“Life is just a matter of style.”
The look. Rock and roll is obsessed with it. Virtually every artist defines him or her self as much by the way they look as by the music they play. Bruce Springsteen and jeans. Elton John and glasses. Jim Morrison and black leather pants. You may not be able to judge a book by its cover, but you can pretty much judge a rock star by his clothes.
To celebrate the relationship between rock and fashion, the Rock and Roll Hall of Fame teamed up with the Metropolitan Museum of Art to create the definitive exhibition on the subject. Rock Style premiered at the Metropolitan Museum’s Costume Institute in New York City on December 6, 1999 and then opened at the Rock Hall on May 13, 2000. In the fall of 2000, Rock Style traveled to the Barbican Art Centre in London, England.
The exhibit included more than 100 original outfits from such rock legends as Elvis Presley, the Beatles, Mick Jagger, Tina Turner, David Bowie, Elton John, Madonna, Stevie Nicks, Michael Jackson, George Clinton, Janis Joplin, Jimi Hendrix, Bruce Springsteen, Lou Reed and Bono. Such contemporary artists as Bjork, Courtney Love, Tori Amos and Beck were also represented in the exhibit. Highlights of the exhibit included three of the four original Sgt. Pepper uniforms, Madonna’s wedding dress from the 1984 MTV Music Video Awards show, George Clinton’s Uncle Jam costume and Michael Jackson’s “Bad” outfit.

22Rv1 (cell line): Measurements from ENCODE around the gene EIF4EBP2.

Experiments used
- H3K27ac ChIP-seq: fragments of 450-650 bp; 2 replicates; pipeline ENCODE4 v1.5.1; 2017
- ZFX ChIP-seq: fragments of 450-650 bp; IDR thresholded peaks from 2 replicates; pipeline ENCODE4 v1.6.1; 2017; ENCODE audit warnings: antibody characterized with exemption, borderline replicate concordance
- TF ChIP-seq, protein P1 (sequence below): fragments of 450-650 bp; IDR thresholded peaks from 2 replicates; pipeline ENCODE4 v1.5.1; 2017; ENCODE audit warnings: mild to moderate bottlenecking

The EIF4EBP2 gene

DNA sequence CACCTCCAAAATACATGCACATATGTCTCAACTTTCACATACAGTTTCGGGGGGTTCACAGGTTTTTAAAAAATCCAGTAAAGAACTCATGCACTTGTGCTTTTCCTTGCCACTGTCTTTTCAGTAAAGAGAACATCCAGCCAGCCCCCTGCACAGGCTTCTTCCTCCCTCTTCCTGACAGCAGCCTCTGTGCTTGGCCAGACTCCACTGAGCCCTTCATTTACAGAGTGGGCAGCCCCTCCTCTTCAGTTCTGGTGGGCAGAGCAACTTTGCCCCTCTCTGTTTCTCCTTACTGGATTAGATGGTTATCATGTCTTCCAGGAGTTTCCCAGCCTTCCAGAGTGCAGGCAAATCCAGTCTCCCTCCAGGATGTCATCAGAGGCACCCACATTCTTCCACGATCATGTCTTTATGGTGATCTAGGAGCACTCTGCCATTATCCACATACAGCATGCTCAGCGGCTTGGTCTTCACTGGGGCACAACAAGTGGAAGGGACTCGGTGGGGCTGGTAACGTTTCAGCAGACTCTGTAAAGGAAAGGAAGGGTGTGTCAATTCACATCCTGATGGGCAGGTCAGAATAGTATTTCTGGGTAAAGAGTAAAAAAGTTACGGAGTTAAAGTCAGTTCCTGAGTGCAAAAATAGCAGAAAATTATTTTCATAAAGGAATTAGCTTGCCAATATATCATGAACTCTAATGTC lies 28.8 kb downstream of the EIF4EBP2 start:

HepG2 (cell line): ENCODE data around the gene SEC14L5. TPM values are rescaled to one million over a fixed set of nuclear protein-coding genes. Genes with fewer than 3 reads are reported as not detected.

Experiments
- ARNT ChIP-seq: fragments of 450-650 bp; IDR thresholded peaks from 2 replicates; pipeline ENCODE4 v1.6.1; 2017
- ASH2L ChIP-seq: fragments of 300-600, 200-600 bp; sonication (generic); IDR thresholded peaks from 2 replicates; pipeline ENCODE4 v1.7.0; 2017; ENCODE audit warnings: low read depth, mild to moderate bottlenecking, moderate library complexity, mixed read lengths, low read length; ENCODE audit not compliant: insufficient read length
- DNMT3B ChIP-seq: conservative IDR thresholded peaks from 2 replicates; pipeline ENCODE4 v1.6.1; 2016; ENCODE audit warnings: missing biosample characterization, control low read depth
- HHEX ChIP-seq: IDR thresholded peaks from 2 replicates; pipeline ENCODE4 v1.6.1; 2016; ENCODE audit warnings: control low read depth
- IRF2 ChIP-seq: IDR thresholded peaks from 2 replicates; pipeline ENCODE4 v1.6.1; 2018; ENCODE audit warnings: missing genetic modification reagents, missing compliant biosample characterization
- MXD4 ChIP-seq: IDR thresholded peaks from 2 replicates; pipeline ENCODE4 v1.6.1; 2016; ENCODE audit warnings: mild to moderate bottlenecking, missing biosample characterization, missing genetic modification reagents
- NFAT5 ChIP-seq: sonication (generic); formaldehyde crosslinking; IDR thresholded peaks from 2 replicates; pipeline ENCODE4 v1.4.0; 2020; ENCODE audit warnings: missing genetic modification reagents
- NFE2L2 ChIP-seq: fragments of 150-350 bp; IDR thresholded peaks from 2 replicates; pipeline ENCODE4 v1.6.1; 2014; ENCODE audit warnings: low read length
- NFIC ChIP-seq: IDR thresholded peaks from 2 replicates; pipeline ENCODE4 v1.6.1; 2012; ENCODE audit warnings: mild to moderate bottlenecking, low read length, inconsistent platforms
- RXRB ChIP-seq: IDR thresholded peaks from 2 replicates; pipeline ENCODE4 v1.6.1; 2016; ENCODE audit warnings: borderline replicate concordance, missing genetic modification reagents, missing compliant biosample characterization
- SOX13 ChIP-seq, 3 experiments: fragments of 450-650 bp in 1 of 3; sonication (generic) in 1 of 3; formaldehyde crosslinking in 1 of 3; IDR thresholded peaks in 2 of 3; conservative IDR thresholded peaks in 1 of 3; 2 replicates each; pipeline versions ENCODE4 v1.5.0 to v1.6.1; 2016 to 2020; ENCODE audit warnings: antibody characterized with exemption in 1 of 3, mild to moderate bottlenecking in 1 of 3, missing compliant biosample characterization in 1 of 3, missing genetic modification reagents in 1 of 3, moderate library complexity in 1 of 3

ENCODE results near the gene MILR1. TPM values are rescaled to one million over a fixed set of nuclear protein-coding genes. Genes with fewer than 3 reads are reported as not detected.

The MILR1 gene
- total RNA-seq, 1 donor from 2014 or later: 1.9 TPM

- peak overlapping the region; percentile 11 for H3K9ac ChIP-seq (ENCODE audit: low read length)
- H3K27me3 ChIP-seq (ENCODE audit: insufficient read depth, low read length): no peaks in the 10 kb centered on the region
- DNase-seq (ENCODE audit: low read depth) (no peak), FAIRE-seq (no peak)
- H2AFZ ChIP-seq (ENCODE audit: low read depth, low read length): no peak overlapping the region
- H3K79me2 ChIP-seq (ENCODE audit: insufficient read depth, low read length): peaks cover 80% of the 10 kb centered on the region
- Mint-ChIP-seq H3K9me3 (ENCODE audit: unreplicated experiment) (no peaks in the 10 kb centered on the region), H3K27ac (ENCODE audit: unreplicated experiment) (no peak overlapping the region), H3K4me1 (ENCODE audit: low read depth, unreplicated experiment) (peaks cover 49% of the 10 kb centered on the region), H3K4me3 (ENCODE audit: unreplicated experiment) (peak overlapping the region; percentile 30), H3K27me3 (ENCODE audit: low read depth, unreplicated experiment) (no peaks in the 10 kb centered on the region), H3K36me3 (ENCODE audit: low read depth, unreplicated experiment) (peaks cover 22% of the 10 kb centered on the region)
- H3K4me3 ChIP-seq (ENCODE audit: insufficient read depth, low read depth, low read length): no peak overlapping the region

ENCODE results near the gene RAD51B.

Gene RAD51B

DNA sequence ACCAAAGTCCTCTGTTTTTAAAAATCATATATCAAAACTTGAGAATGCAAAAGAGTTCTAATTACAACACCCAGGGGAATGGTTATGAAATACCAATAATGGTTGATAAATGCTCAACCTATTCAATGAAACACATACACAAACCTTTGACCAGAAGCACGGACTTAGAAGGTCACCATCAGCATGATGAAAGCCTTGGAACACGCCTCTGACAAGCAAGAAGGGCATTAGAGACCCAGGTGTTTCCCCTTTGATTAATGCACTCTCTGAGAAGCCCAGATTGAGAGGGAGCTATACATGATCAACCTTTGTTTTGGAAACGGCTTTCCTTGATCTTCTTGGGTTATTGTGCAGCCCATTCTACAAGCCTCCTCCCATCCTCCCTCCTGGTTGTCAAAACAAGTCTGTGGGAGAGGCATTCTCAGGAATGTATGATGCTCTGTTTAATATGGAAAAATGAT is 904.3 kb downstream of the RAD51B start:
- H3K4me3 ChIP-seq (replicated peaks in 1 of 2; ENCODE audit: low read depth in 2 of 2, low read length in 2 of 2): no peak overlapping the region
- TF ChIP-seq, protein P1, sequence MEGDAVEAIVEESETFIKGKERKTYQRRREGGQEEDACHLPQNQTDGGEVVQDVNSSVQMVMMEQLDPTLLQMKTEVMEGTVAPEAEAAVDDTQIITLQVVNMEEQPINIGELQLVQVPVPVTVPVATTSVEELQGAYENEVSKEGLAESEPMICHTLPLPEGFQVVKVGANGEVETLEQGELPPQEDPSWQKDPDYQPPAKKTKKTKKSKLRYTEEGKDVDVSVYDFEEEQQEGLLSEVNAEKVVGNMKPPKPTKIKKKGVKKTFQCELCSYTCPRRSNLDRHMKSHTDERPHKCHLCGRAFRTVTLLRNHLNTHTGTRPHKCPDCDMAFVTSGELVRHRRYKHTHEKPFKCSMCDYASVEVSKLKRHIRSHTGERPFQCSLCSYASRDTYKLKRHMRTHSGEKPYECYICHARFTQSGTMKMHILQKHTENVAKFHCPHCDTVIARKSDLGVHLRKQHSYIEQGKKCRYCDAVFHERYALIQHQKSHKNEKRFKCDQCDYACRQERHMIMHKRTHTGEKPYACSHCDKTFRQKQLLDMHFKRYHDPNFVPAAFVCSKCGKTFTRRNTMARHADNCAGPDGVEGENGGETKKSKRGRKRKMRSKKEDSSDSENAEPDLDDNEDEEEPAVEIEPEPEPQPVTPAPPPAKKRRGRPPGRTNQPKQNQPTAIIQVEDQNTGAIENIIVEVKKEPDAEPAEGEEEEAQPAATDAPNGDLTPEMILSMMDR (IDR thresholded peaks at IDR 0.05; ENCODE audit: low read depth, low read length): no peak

Rock Style Exhibition Opening Party
May 12, 2000
More than 600 Hall of Fame supporters celebrated the opening of Rock Style on May 12. The event featured live performances by Cheap Trick, the Neville Brothers and pop-rock rookie Michael Fredo. “There isn’t one artist who’s a mega-star who doesn’t have a great sense of style,” said fashion designer Tommy Hilfiger, who attended the party and dinner. The exhibit was co-curated with the Metropolitan Museum of Art’s Costume Institute and sponsored by Tommy Hilfiger U.S.A., Inc